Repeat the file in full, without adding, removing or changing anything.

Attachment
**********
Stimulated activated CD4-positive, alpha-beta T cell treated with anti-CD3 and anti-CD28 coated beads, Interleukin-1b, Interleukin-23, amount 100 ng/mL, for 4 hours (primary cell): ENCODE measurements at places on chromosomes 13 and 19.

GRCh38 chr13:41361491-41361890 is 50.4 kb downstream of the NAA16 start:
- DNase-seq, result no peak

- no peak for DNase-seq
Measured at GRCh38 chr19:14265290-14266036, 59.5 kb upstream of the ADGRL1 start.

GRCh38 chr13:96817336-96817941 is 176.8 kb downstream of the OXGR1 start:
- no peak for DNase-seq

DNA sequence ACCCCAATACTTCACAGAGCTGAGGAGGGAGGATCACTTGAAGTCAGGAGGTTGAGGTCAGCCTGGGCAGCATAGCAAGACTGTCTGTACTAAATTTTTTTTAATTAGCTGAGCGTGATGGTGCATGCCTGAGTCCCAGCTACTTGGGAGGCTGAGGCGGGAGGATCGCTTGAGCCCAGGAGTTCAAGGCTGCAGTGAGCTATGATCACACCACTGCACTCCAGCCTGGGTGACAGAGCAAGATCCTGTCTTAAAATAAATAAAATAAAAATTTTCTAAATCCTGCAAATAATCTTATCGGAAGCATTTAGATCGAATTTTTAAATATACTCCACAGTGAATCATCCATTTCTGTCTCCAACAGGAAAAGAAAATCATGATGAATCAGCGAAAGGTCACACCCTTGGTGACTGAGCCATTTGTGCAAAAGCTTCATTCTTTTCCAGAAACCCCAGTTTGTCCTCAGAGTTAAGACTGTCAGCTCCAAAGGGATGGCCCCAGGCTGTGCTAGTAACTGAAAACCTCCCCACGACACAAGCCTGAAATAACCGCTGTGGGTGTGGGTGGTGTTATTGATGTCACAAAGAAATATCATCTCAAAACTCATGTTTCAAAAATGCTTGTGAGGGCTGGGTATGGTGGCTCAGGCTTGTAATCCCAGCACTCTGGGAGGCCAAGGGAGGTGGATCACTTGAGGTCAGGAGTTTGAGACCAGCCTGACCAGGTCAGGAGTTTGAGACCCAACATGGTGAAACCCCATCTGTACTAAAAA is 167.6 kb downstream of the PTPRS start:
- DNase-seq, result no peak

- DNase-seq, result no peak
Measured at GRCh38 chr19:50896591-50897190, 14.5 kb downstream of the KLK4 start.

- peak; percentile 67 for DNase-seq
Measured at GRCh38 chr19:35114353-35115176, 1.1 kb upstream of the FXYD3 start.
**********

Stimulated activated CD4-positive, alpha-beta T cell treated with anti-CD3 and anti-CD28 coated beads, Interleukin-1b, Interleukin-23, amount 100 ng/mL, for 4 hours (primary cell): ENCODE measurements at places on chromosomes 13 and 19.

GRCh38 chr13:41361491-41361890 is 50.4 kb downstream of the NAA16 start:
- DNase-seq, result no peak

- no peak for DNase-seq
Measured at GRCh38 chr19:14265290-14266036, 59.5 kb upstream of the ADGRL1 start.

GRCh38 chr13:96817336-96817941 is 176.8 kb downstream of the OXGR1 start:
- no peak for DNase-seq

DNA sequence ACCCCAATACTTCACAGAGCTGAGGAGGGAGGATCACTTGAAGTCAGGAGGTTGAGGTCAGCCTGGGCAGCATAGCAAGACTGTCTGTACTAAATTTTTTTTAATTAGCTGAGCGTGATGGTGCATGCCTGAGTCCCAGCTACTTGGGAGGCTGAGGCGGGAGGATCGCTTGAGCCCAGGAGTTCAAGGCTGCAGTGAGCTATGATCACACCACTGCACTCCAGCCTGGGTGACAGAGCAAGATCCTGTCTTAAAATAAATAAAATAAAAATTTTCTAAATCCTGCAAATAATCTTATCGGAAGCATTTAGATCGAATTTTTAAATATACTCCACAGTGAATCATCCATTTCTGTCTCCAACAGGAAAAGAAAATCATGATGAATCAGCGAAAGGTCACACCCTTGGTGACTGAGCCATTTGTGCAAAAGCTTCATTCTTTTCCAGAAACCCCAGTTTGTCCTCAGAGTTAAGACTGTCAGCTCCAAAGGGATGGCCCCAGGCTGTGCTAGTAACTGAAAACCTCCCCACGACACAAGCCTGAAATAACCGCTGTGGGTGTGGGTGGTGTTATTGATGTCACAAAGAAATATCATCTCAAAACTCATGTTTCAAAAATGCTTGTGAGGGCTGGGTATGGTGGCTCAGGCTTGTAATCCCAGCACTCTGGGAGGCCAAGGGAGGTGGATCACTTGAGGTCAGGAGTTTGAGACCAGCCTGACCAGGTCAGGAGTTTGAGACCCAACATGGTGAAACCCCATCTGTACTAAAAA is 167.6 kb downstream of the PTPRS start:
- DNase-seq, result no peak

- DNase-seq, result no peak
Measured at GRCh38 chr19:50896591-50897190, 14.5 kb downstream of the KLK4 start.

- peak; percentile 67 for DNase-seq
Measured at GRCh38 chr19:35114353-35115176, 1.1 kb upstream of the FXYD3 start.